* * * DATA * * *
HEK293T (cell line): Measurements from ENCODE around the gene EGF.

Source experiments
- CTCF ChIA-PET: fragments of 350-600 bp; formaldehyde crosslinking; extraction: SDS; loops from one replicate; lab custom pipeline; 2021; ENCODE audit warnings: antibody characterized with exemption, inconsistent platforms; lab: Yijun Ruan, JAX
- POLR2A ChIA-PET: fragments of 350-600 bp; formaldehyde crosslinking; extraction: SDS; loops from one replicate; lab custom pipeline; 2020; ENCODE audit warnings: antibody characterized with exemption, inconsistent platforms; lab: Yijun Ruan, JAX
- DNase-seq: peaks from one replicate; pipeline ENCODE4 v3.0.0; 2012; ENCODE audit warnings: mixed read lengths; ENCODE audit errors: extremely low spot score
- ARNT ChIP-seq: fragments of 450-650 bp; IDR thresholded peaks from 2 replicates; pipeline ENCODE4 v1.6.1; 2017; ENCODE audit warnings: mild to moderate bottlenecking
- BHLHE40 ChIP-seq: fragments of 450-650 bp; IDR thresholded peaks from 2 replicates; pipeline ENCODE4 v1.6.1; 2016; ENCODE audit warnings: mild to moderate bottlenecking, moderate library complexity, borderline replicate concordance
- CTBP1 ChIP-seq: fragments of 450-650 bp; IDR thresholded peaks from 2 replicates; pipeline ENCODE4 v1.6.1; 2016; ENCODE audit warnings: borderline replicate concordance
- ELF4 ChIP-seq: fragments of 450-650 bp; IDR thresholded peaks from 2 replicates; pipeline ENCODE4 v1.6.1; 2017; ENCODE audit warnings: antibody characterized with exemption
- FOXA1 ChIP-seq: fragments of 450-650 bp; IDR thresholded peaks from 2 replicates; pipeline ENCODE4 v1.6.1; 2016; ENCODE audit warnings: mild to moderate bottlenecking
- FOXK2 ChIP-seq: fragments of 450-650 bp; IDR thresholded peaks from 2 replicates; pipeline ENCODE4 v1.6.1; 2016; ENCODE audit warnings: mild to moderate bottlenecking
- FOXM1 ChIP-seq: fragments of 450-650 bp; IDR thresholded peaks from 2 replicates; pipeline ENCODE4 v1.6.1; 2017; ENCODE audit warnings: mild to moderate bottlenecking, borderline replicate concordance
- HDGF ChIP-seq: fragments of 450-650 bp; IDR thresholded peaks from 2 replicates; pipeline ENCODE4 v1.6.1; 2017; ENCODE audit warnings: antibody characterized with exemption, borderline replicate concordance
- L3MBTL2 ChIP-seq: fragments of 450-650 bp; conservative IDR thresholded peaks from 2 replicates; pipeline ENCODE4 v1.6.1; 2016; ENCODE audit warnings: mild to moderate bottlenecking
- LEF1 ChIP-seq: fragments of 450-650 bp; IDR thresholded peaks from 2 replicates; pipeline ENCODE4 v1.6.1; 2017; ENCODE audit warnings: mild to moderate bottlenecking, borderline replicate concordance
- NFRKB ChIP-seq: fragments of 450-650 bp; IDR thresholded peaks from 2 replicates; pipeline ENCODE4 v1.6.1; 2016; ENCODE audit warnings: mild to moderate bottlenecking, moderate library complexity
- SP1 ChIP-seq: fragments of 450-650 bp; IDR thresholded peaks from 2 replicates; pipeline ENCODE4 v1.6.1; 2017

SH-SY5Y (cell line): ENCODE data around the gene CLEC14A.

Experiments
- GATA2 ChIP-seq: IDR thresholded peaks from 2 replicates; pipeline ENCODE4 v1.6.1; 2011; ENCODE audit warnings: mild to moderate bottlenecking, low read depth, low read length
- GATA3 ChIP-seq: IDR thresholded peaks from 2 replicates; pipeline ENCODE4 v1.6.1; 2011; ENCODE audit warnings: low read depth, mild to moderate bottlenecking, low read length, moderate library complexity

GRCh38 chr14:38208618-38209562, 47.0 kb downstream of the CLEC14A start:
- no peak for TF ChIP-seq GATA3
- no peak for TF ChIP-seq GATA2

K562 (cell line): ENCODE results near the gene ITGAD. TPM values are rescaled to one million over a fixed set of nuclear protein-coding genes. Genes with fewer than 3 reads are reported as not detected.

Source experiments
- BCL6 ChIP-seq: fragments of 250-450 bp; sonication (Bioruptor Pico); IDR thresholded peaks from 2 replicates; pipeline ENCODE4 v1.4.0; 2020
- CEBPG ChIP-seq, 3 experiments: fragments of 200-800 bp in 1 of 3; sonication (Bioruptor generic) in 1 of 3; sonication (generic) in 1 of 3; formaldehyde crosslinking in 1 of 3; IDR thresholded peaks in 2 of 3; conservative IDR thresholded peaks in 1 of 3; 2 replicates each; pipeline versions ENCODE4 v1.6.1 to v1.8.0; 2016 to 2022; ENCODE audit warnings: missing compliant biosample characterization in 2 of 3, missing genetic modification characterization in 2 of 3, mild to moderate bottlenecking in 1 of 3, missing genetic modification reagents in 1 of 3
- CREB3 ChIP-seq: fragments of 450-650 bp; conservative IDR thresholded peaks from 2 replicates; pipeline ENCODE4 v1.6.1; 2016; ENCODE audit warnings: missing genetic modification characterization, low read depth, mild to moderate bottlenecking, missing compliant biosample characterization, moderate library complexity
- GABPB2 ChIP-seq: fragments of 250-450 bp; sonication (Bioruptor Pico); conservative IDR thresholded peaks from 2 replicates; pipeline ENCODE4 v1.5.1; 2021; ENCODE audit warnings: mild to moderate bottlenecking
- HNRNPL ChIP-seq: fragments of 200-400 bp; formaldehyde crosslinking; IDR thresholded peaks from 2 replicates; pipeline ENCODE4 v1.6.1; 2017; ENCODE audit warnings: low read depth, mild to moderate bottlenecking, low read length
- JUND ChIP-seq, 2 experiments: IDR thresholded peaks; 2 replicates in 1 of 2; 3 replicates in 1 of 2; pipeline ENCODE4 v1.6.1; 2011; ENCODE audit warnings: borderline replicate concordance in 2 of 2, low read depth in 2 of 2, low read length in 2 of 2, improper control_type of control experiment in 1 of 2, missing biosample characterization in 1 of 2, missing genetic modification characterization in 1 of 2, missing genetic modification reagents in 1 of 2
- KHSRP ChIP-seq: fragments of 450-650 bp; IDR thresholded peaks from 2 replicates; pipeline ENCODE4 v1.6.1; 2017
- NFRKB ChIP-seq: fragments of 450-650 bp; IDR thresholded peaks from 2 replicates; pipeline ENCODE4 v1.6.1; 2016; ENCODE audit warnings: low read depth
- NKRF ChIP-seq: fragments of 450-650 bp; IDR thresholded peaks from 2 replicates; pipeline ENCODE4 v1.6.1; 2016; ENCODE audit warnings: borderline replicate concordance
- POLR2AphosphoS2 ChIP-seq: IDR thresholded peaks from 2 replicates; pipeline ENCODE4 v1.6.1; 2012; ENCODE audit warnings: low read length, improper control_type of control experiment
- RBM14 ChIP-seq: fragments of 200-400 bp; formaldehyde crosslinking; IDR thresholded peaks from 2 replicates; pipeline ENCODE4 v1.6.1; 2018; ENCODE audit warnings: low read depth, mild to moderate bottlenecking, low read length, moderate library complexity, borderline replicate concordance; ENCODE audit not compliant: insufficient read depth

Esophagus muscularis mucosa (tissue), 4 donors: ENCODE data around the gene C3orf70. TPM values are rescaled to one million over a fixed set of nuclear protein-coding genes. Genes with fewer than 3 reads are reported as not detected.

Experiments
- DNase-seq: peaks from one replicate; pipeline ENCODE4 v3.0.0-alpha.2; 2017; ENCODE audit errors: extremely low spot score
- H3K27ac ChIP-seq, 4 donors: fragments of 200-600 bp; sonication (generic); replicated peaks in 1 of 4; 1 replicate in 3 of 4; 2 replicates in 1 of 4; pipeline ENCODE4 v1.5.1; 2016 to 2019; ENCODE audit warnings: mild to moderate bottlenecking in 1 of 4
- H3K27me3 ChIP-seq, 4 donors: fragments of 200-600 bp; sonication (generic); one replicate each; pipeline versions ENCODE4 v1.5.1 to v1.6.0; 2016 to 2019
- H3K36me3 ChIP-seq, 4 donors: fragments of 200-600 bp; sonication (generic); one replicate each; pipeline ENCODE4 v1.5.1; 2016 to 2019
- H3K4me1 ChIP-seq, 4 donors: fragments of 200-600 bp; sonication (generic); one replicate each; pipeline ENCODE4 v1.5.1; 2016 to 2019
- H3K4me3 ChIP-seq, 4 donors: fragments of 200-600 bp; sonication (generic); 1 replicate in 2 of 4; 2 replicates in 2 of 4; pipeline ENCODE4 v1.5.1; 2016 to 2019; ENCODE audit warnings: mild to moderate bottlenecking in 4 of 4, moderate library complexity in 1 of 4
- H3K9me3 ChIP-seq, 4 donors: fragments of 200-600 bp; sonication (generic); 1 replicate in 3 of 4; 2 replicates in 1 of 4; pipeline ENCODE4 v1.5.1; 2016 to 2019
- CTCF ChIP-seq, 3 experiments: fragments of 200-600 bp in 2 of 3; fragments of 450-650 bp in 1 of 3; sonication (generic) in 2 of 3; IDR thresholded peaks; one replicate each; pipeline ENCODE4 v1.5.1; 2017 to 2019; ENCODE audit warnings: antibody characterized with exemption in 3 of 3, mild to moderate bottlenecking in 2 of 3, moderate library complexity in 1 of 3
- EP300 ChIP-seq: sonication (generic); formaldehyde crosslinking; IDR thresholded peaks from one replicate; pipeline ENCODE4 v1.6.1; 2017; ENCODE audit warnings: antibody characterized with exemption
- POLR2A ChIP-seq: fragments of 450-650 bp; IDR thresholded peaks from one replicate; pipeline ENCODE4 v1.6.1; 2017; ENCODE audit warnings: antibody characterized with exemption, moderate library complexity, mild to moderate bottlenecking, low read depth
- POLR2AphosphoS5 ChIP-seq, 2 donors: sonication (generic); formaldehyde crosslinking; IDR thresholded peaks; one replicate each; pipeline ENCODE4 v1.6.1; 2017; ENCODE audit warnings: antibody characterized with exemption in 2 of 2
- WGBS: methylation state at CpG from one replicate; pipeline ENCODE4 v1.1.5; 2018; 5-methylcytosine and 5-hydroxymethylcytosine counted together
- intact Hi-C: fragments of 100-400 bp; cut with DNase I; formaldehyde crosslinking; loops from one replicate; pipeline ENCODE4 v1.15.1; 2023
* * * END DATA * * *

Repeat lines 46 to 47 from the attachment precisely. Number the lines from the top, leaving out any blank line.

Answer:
- H3K9me3 ChIP-seq, 4 donors: fragments of 200-600 bp; sonication (generic); 1 replicate in 3 of 4; 2 replicates in 1 of 4; pipeline ENCODE4 v1.5.1; 2016 to 2019
- CTCF ChIP-seq, 3 experiments: fragments of 200-600 bp in 2 of 3; fragments of 450-650 bp in 1 of 3; sonication (generic) in 2 of 3; IDR thresholded peaks; one replicate each; pipeline ENCODE4 v1.5.1; 2017 to 2019; ENCODE audit warnings: antibody characterized with exemption in 3 of 3, mild to moderate bottlenecking in 2 of 3, moderate library complexity in 1 of 3